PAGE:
The big question then is: how can a natural scientist *not* be a committed ‘naturalist’ nowadays? I’ve yet to hear a convincing rebuke of naturalistic ideology by a (practicing) natural-physical scientist, that at the same time does justice to intentionality, creativity and choice.

    It seems to me that curing the ideological naturalism of natural scientists (beyond the over-simplistic MN vs. MN dichotomy that USAmericans love) will help those engaged in science vs. religion discourse, which really means natural-physical science vs. religion discourse, to overcome this Process-related (cf. Open Theism) ideology of kenoticism in its current form.

    Am I on the pitch with where you’re headed with this, Jon?

  4. Jon Garvey Jon Garvey says:

    Couldn’t have put it better myself, Gregory, so I won’t. You neatly show both the academic issue (NS v HPS) and the personal – that natural scientists find it hard to get past the prevalent naturalism of their field when they’re doing faith. I was seriously helped in that by the year of social psychology I did during a natural science degree – maybe it should be compulsory.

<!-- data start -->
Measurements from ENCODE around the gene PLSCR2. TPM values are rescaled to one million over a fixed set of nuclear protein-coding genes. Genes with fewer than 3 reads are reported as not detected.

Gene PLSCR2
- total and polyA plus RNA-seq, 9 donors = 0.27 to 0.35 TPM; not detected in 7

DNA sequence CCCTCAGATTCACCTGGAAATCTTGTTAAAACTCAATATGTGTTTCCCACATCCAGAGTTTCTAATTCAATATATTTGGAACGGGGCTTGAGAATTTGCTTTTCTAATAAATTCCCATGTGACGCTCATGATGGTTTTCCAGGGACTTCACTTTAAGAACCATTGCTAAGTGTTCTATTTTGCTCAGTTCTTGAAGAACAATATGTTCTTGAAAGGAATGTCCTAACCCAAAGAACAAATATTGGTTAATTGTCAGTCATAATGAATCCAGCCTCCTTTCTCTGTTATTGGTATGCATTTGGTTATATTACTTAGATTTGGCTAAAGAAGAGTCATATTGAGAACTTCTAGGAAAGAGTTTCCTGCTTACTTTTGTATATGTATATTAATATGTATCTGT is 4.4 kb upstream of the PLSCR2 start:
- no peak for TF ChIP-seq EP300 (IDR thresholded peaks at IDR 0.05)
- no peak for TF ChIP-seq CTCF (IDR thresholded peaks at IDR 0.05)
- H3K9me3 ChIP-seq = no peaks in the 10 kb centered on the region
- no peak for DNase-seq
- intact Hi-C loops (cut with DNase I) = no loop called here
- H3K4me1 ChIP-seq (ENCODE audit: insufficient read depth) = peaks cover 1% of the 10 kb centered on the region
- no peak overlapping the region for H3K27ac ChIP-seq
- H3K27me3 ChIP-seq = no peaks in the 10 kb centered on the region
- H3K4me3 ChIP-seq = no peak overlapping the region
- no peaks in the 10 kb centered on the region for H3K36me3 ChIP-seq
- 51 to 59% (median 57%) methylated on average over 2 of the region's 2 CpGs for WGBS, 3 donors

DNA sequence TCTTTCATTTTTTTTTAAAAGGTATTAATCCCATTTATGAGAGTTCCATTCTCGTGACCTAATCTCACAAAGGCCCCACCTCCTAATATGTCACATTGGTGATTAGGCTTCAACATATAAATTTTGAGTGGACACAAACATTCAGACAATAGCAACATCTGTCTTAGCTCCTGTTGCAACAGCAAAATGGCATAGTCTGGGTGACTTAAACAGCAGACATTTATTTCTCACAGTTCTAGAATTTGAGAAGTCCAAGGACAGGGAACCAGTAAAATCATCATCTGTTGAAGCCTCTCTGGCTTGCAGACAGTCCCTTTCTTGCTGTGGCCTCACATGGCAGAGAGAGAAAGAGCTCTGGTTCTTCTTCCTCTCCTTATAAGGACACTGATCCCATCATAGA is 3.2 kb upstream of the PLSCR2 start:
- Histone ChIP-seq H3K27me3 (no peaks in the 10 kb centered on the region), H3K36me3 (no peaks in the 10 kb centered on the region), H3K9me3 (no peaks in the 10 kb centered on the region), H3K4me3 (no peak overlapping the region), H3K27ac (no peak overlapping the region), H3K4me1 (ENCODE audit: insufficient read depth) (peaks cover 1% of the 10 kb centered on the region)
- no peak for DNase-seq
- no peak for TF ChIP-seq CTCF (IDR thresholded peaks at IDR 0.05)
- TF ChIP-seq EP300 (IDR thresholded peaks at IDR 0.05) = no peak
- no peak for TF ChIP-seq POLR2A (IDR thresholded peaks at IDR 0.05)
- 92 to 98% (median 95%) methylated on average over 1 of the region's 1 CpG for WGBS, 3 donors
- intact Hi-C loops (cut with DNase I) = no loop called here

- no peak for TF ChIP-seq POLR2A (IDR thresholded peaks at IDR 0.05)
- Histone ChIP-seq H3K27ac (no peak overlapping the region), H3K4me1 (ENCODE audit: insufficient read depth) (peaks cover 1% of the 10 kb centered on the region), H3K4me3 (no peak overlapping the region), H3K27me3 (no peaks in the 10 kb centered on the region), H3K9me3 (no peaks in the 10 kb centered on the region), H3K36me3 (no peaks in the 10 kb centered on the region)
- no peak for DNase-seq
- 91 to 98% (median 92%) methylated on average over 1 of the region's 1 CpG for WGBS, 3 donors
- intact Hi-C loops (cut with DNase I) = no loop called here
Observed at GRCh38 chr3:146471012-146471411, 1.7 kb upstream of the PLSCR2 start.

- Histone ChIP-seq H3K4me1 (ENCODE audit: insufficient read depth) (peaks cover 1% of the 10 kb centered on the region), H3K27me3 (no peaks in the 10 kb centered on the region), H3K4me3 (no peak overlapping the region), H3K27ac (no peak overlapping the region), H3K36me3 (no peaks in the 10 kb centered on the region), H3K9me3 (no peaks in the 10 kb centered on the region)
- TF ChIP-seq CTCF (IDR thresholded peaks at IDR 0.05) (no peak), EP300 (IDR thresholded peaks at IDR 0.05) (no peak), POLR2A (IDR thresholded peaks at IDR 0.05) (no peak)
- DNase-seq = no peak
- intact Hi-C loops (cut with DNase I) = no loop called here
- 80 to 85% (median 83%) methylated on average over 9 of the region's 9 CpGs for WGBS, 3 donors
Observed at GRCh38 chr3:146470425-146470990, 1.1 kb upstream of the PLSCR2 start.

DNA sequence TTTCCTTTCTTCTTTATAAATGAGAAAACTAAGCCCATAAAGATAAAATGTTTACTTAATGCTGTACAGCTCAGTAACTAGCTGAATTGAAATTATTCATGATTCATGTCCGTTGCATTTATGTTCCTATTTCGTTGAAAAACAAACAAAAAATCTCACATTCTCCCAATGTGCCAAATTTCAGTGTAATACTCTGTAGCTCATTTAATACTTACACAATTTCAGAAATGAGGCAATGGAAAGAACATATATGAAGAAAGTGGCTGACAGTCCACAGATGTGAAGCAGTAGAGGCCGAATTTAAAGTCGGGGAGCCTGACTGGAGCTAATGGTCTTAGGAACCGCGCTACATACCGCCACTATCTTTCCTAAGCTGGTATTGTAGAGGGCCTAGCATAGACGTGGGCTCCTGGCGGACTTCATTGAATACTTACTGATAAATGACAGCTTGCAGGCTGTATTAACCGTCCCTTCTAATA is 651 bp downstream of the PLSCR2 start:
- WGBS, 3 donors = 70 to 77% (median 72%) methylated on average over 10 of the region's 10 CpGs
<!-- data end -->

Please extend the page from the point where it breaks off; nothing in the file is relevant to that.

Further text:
The point on the meaning of words in Philippians is simply that if you take “image” as “appearance”, as the Christadelphians do, apparently hogging Google, you end up with a Christ superficially resembling God, and presumably superficially resembling a servant too. Whereas if “Morphe” is stronger (as I believe it is) Christ is truly God and truly man. The verbal association with “huparcho”, “subsist”, adds weight to that.